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Rockhurst University Sues Its Insurance Company Over Coronavirus-Related Losses

Rockhurst University

Two Missouri universities have filed a class action lawsuit against their insurer, claiming it declined to honor their claims resulting from the COVID-19 pandemic.

Rockhurst University in Kansas City and Maryville University in St. Louis say that Factory Mutual Insurance Co. refused to pay for their losses. The two institutions are seeking to represent universities across the country whose claims were also denied by Factory Mutual.

“Obviously, COVID-19 has had a devastating financial impact on colleges and universities,” said Pat Stueve, a lawyer representing Rockhurst and Maryville. “They’ve shut down dorms and dining halls, reimbursed students for unused room and board. For many universities, that’s in the millions of dollars. And obviously, there’s the future impact because of the increasing spread of the virus.”

Stueve, along with other lawyers, filed similar lawsuits earlier this year on behalf of Sportsman Cap & Bag, a promotional merchandise company in Lenexa, and KC Hopps, a Kansas City restaurant group. Both companies claim their business loss claims were denied by Cincinnati Insurance Co. The cases are pending.

Stueve said he believed the Rockhurst/Maryville lawsuit is the first to be brought by universities anywhere in the country for non-payment of pandemic-related claims.

The cases are among hundreds across nationwide filed on behalf of retailers, restaurants and other businesses claiming their business interruption insurance policies should cover the losses they have sustained from having to shut down.

Insurers argue that such policies only cover physical damage of the kind inflicted by storms and floods, and that a viral pandemic was never intended to be covered by business interruption insurance.

A pending bill in Congress, the Pandemic Risk Insurance Act, would require insurance companies offering business interruption insurance to cover losses incurred due to pandemics. It would also establish a Pandemic Risk Reinsurance Program under which private insurance companies and the federal government would share the responsibility to pay claims.

Rockhurst, a Jesuit university in midtown Kansas City with more than 3,000 students, shut down its campus in mid-March. The lawsuit says it has since refunded $2.2 million to students in room, board and fees.

Maryville, a private university with more than 10,000 students, also shut down its campus in mid-March. The lawsuit says it has likewise refunded more than $2 million to students.

Factory Mutual is a 185-year-old property and casualty insurance company based in Johnston, Rhode Island, with clients around the world. The company’s revenues last year were $6.7 billion and its earnings totaled nearly $2.5 billion.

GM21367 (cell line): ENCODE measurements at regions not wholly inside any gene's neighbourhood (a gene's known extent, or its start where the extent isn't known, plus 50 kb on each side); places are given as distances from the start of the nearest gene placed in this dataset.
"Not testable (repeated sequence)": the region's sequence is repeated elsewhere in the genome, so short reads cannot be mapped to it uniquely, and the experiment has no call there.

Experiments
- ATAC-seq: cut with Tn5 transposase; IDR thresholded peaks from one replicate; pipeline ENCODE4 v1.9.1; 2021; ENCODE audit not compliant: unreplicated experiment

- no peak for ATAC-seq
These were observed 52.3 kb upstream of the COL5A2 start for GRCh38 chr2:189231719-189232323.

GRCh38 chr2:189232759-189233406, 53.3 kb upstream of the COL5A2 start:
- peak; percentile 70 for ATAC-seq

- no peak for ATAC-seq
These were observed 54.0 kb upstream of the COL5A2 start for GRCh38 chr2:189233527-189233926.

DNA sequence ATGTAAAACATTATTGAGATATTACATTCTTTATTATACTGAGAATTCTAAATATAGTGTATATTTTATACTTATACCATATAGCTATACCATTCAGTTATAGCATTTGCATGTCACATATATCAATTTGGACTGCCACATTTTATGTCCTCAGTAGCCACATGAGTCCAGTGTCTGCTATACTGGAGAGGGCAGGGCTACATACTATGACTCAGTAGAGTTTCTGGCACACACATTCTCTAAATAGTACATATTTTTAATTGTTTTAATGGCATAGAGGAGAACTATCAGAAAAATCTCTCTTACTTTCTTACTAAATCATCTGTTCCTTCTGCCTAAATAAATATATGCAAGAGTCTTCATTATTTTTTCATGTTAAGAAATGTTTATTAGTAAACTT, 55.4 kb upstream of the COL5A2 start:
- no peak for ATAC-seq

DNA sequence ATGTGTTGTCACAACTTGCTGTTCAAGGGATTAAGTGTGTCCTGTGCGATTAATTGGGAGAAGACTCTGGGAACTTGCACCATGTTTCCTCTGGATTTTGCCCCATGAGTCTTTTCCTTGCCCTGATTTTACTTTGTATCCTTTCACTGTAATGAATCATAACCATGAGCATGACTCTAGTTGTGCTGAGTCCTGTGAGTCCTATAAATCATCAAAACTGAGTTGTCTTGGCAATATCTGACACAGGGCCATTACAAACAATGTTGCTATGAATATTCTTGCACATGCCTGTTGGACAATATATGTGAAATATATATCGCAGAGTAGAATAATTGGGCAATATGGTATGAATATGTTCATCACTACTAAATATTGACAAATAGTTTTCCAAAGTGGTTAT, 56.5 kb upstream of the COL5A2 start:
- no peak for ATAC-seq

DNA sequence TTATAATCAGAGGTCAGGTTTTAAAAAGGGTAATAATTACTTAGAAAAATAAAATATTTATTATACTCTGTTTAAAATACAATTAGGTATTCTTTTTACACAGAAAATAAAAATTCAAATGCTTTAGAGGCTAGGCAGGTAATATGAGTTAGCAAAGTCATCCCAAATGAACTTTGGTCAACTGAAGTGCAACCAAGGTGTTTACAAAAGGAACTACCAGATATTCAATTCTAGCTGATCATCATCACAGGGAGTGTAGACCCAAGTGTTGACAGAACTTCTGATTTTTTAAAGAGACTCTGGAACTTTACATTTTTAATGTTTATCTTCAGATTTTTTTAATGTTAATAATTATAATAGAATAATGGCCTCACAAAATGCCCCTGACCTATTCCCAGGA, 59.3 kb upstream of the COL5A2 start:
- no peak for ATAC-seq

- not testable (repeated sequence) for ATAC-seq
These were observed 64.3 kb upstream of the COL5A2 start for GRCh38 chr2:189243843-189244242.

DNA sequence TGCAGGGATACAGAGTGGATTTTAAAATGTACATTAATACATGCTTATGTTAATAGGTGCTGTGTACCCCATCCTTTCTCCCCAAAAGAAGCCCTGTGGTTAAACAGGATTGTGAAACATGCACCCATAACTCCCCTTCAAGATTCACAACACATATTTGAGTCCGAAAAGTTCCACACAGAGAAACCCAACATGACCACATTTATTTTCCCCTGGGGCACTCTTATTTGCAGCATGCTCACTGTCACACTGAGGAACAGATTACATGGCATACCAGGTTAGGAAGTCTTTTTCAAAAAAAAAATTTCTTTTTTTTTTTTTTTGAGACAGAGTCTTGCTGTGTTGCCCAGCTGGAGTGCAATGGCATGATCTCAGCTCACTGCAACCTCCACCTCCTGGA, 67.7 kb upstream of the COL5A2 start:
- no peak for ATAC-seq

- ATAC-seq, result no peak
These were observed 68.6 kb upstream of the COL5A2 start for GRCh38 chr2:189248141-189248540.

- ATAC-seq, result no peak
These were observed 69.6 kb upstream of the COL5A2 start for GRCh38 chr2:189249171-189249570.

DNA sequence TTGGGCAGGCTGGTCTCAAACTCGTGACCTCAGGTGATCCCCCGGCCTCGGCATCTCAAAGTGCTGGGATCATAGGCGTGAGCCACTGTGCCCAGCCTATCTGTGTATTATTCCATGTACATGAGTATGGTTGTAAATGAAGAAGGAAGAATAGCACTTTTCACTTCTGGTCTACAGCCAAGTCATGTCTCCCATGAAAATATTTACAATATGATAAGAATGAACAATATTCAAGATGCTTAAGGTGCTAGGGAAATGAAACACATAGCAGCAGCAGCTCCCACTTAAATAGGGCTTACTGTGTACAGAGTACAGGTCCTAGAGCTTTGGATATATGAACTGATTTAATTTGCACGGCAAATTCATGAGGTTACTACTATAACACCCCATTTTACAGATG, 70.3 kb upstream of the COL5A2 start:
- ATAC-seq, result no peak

Steve Zenofsky, a spokesman for the insurer, said the company could not comment "because of the legal nature of the matter.”

Rockhurst and Maryville’s lawsuit says that Factory Mutual told the universities that it would limit payments for pandemic-related claims to “communicable disease” provisions in their insurance policies. The suit says those are far lower than the universities’ expected losses.

“The insurance industry — and this Defendant in particular — appears to be taking a uniform approach to the current pandemic: deny coverage even when the policy they drafted and offered to insureds, and the policy paid for by the insureds, does not contain an exclusion for pandemic- or virus-related losses,” the suit states.

Rockhurst and Maryville are asking the court to certify the lawsuit as a class action on behalf of similarly situated universities — which could number in the hundreds — and to find that their policies do cover pandemic-related losses.

Copyright 2020 KCUR 89.3

Dan was born in Brooklyn, N.Y. and moved to Kansas City with his family when he was eight years old. He majored in philosophy at Washington University in St. Louis and holds law and journalism degrees from Boston University. He has been an avid public radio listener for as long as he can remember – which these days isn’t very long… Dan has been a two-time finalist in The Gerald Loeb Awards for Distinguished Business and Financial Journalism, and has won multiple regional awards for his legal and health care coverage. Dan doesn't have any hobbies as such, but devours one to three books a week, assiduously works The New York Times Crossword puzzle Thursdays through Sundays and, for physical exercise, tries to get in a couple of rounds of racquetball per week.